Czechs eye Fed Cup semi-finals, US, Japan fight back

Dave James
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Czech Republic's Petra Kvitova reacts after her match against Australia's Jarmila Gajdosova on February 9, 2013

Czech Republic's Petra Kvitova reacts after her match against Australia's Jarmila Gajdosova during the International Tennis Federation Fed Cup competition in Ostrava, Czech Republic on February 9, 2013. Kvitova won 7-6, 6-3

Defending champions the Czech Republic, bidding to become the first country in 18 years to capture three successive Fed Cup titles, opened a 2-0 lead over Australia in their first round clash on Saturday.

Petra Kvitova gave the holders a convincing start in the eastern Czech city of Ostrava when the world number eight beat Australia's 168-ranked Jarmila Gajdosova 7-6 (7/2), 6-3.

Lucie Safarova, the world number 18, then snatched two tie-breaks for a 7-6 (8/6), 7-6 (7/4) win over ninth-ranked Samantha Stosur.

The other three World Group One ties were level after the first day.

Italy and the United States, Russia against Japan and the tie between Serbia and Slovakia were all heading for a dramatic conclusion on Sunday with two reverse singles and a doubles to play.

Kvitova, the 2011 Wimbledon champion, who led the Czechs to victory in 2011 and 2012, struggled for composure in the first set before dominating the second.

"It wasn't an easy match and she had moments when she played very well, but she also helped me a few times," said the 22-year-old.

Safarova then battled Stosur in a tight match, with each woman giving up five breaks.

"It was very hard, the matches with her are always tight. But I handled it very well," said the 26-year-old Safarova.

Stosur, 28, failed to convert five set points in the first set and then gave up a break as she served for the second set.

"Unfortunately for me, I guess she got all those important points to get it back even and then kick on and get each set," said the 2011 US Open champion.

Seventeen-time champions United States battled back on the Rimini clay courts against Italy, the 2006, 2009 and 2010 champions, to stand 1-1.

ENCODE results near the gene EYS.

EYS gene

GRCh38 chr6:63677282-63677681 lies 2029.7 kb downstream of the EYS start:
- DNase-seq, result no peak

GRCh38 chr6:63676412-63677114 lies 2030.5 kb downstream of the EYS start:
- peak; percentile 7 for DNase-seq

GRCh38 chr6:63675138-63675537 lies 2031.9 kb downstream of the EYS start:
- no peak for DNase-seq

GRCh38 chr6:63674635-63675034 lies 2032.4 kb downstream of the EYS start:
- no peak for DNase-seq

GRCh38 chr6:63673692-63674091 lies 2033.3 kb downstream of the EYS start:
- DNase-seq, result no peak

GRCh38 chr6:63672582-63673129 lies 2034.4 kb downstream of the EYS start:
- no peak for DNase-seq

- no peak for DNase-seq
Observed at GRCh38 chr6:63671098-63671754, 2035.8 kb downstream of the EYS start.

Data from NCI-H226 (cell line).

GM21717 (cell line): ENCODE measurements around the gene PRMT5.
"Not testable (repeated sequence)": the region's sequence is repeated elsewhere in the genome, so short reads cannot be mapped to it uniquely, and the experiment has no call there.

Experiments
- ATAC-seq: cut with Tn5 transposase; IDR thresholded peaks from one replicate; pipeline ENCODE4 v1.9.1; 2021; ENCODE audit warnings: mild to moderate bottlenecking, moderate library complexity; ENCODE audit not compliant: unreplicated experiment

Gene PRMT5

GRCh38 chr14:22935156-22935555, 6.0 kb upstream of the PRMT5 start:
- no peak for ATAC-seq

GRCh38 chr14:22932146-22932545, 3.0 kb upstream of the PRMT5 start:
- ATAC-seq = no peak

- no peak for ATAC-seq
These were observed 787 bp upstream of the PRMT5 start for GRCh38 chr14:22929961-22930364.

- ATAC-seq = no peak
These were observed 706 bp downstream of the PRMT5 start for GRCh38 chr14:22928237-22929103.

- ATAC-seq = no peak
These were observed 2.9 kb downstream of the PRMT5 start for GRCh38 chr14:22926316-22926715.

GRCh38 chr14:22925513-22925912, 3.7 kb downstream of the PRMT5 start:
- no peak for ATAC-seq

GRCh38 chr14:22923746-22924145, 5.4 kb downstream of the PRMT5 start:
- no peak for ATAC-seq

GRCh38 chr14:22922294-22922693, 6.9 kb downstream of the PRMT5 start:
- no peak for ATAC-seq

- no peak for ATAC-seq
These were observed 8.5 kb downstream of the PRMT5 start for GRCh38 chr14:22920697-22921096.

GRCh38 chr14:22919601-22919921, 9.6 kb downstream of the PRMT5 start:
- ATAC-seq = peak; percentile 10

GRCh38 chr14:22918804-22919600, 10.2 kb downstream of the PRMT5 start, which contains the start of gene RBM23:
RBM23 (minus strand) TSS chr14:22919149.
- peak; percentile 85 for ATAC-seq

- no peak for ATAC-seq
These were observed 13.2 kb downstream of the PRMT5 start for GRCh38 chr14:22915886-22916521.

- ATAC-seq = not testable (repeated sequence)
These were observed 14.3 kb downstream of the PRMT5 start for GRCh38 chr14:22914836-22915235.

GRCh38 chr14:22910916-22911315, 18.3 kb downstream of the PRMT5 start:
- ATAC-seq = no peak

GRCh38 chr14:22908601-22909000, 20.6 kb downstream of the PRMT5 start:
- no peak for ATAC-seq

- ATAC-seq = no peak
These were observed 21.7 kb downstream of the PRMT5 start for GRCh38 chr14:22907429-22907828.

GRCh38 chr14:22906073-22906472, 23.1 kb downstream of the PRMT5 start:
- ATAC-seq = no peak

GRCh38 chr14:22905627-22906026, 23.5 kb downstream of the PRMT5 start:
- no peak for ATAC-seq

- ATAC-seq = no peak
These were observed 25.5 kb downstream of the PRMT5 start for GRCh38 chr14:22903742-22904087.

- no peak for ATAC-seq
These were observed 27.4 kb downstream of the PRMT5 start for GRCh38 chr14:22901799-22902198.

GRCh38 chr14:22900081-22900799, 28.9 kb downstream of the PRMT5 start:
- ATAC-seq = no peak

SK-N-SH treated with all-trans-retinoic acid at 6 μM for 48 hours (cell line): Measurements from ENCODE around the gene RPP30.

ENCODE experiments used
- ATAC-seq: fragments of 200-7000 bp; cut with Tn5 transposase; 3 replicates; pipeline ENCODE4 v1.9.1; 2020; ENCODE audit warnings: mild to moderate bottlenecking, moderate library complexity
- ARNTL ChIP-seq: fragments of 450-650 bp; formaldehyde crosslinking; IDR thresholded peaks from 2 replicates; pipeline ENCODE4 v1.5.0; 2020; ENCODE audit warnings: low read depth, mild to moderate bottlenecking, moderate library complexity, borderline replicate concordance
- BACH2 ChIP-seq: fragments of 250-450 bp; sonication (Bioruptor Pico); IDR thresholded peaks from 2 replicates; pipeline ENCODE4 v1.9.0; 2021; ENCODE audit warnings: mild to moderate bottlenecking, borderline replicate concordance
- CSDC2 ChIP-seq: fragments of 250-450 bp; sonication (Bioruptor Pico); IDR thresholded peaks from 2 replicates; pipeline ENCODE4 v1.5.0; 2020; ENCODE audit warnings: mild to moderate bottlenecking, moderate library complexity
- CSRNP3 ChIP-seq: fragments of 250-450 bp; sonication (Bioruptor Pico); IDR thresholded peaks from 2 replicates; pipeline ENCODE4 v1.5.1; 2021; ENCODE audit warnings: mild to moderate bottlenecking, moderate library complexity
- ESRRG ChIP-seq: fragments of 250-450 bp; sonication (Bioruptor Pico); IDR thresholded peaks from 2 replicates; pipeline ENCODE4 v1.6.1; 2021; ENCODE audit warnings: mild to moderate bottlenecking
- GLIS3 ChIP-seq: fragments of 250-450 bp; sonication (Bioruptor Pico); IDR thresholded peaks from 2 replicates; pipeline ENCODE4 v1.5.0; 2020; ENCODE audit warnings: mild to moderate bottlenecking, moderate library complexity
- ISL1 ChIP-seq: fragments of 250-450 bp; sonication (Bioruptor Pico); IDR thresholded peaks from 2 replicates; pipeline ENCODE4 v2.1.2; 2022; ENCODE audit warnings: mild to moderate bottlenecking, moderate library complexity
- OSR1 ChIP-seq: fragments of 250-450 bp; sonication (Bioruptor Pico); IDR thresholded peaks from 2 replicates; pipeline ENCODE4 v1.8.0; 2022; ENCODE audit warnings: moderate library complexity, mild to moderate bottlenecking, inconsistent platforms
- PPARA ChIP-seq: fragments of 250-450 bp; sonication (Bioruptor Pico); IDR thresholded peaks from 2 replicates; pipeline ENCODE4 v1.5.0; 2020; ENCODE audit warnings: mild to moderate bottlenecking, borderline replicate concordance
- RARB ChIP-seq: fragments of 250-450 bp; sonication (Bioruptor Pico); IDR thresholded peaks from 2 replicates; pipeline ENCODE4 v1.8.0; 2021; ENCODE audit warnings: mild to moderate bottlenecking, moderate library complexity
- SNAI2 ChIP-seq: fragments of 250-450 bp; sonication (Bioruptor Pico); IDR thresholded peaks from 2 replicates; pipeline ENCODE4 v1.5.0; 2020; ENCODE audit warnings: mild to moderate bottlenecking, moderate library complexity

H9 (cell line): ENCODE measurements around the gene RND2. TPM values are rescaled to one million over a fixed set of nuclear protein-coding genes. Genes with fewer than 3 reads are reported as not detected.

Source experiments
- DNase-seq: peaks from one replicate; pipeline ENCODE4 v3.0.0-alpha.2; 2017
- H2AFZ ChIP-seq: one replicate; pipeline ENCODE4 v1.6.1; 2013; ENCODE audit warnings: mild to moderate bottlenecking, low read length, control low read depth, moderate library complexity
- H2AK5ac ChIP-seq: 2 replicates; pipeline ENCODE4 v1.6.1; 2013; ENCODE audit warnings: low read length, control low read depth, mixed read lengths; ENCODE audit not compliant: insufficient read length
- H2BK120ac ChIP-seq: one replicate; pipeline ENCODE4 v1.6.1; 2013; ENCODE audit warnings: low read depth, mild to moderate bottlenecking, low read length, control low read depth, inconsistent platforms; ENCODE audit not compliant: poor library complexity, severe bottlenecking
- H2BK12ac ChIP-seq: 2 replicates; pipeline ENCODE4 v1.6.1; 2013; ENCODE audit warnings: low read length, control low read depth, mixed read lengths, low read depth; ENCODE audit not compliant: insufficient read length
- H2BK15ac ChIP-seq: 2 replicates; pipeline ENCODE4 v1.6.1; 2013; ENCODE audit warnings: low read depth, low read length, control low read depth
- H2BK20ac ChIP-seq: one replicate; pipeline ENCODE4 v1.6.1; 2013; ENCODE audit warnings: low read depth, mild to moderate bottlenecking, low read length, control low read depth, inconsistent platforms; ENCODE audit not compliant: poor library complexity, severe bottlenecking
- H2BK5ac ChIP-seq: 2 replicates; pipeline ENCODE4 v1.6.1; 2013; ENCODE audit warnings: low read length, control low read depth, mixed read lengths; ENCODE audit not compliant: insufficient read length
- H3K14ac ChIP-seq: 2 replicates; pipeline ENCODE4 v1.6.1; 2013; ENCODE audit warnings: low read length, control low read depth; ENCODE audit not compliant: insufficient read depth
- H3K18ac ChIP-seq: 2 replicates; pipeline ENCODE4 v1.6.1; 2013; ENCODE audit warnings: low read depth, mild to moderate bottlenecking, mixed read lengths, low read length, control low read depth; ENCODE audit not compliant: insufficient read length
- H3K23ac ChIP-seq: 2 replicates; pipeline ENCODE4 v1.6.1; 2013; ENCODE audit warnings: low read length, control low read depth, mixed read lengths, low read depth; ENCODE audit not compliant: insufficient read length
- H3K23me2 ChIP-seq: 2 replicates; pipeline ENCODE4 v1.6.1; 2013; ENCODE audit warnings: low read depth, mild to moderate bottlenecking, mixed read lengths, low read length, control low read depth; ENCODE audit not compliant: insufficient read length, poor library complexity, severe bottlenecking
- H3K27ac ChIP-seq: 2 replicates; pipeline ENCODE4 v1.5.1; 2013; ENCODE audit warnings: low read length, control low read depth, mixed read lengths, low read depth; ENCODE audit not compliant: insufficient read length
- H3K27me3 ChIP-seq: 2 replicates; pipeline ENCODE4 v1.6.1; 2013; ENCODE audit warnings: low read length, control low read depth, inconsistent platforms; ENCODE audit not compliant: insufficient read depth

Italy had defeated the USA in the 2009 and 2010 finals and looked on course for another comfortable win when Sara Errani outclassed Jamie Hampton 6-2, 6-1.

But Varvara Lepchenko, the Americans' top player in the absence of Serena Williams and Sloane Stephens, marked her debut with a come-from-behind 2-6, 6-4, 7-5 win over Roberta Vinci.

In Moscow, Ayumi Morita drew Japan level 1-1 against Russia by dismantling Ekaterina Makarova 6-2, 6-2.

Earlier, Maria Kirilenko, Russia's leading player after Maria Sharapova was not selected, put the home team in front with a 7-6 (7/3), 6-4 win over 42-year-old Kimiko Date-Krumm.

"Katya (Makarova) is a very strong player, who is in the world's top 20, and I needed to perform my best tennis against her to win," said Morita.

In Nis, Serbia, last year's runners-up, and Slovakia were locked at 1-1 but the visitors suffered a heartbreaking end to the day when Dominika Cibulkova was serving for the match against Vesna Dolonc.

Cibulkova was 6-4, 5-4 ahead but had to concede the match after suffering cramps.

"The cramps started in her right calf muscle and although we gave her magnesium the pain soon spread to the rest of the body," said Slovakia team captain Matej Liptak.

"These things can happen and I feel really sorry for Dominika, but more importantly the first priority for us is that she recovers fully. We can't say now whether she will be fit to play on Sunday."

Daniela Hantuchova had earlier seen off Bojana Jovanovski 7-5, 6-2 to give Slovakia a 1-0 lead.